Goods (few) and Services (many) Eligible for Importation to the United States from Cuba's Nascent Private Enterprise Sector
The "Cuentapropista Importation List" itself (technically known as the U.S. Department of State Section 515.582 List), is currently more a "list of exceptions" to the list of importable goods than a list of permissions (see below). On the bright side, the list of "importable" services is much more open-ended. A helpful Fact Sheet is also available at the DOS site.
Here is my favorite Q&A from the FAQs sheet:
Q: Will the Cuban government allow independent entrepreneurs to export to the United States?
A: We cannot predict what the Cuban government will or will not allow, but we sincerely hope that it makes this and other new opportunities available to Cuba's nascent private sector. This is another measure intended to support the ability of the Cuban people to gain greater control over their own lives and determine their country's future.
Indeed, the ball is now in Raúl's court and we will see if he can take this preliminary "yes" for an answer.
Mimi Whitefield has a good write up on the new list at the Miami Herald: "New import rules for Cuba represent historic change." Despite the hopeful title of the article, Whitefield does not ignore the unfortunate, "underwhelming" caveat that this opening is riddled with exceptions:
"But forget the artisanal cigars, home brew or even refurbished vintage cars. Tobacco, spirits and machinery are among the exceptions not eligible for import under the new rules.
"Prepared food and beverages, textile and textile articles and animal products also aren’t eligible for import, cutting out important potential sales opportunities for Cuba’s cuentapropistas, the self-employed. For the record, imports of live animals, vegetables, chemical and mineral products, electrical equipment, telecom parts, articles made from nickel, zinc, copper and other non-precious metals and mechanical appliances aren’t permitted either.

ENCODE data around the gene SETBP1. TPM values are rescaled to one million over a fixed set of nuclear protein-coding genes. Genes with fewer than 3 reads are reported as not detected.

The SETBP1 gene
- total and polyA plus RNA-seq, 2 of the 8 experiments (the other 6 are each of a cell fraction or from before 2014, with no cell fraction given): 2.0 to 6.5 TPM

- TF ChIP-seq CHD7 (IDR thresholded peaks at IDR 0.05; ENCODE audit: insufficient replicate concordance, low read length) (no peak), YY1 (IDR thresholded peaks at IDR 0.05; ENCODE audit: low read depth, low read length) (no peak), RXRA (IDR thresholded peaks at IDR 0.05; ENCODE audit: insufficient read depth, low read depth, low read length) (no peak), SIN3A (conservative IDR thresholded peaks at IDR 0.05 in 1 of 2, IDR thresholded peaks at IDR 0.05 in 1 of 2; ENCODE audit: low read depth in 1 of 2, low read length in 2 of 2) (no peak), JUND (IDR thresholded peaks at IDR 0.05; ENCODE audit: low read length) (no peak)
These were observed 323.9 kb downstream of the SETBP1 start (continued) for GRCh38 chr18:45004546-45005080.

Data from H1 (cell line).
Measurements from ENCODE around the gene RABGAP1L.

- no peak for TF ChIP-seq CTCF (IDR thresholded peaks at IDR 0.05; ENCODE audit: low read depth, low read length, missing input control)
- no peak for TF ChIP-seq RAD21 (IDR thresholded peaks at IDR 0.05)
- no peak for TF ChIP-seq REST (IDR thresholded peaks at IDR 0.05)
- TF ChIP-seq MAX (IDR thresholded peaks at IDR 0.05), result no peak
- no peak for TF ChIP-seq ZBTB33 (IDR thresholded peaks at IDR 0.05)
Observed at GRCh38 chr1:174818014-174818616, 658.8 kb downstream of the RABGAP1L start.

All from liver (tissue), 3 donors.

"Items that aren’t on the list of exceptions may be imported."For me, the three big takeaways are:
1. The list is purposely a "negative" one meaning that instead of listing what is permitted in exhaustive detail (as the GOC does with its list of licensable self-employed occupations), the DOS only lists what the exceptions are - hoping that this approach sends a message to Cuban entrepreneurs that they should use their imaginations, be encouraged to be creative, and think outside the box.
2. However, a big problem is that all imports into the U.S. are subject to tariffs and those from Communist countries like Cuba even more so, plus there are tons of things that remain off limits as indicated in the quote from Whitefield's article above. This part is quite disheartening. Along with the fact that agriculture is more or less off the table (for now). American companies may advocate for the ability to sell their wares and foodstuffs to Cuba, but few are demanding the right of Cuban entrepreneurs to compete as sellers in the U.S. market.
3. There is much more space in this opening for "importable" Cuban services and even products produced by Cuba's new non-agricultural co-operatives (note the "entities" language in the list). Also, those returning from Cuba to the U.S. with goods can go beyond the previously established $400 limit as long a the other goods were acquired from the private sector (and under a $800 total since that's when steep tariffs would kick in).
So while important in making a historic crack in the wall of the U.S. embargo, challenging the Cuban government to respond by broadening and deepening its initial micro-enterprise reforms between 2010-2014, and facilitating some trade with Cuba's emergent private sector, this is still quite a small, symbolic step that will have little impact on the ground in Cuba in the short term.
This is due to (1) the Cuban government's continued monopoly over imports and exports and (2) the limited authority the Obama administration has vis-a-vis trade since much of the economic embargo (and tariff restrictions for imports) remain in place preventing full engagement with Cuba's emerging private sector.
One silver lining is that the DOS sees this as a "living document" that they expect to expand over time as they get feedback from Cuba's private sector.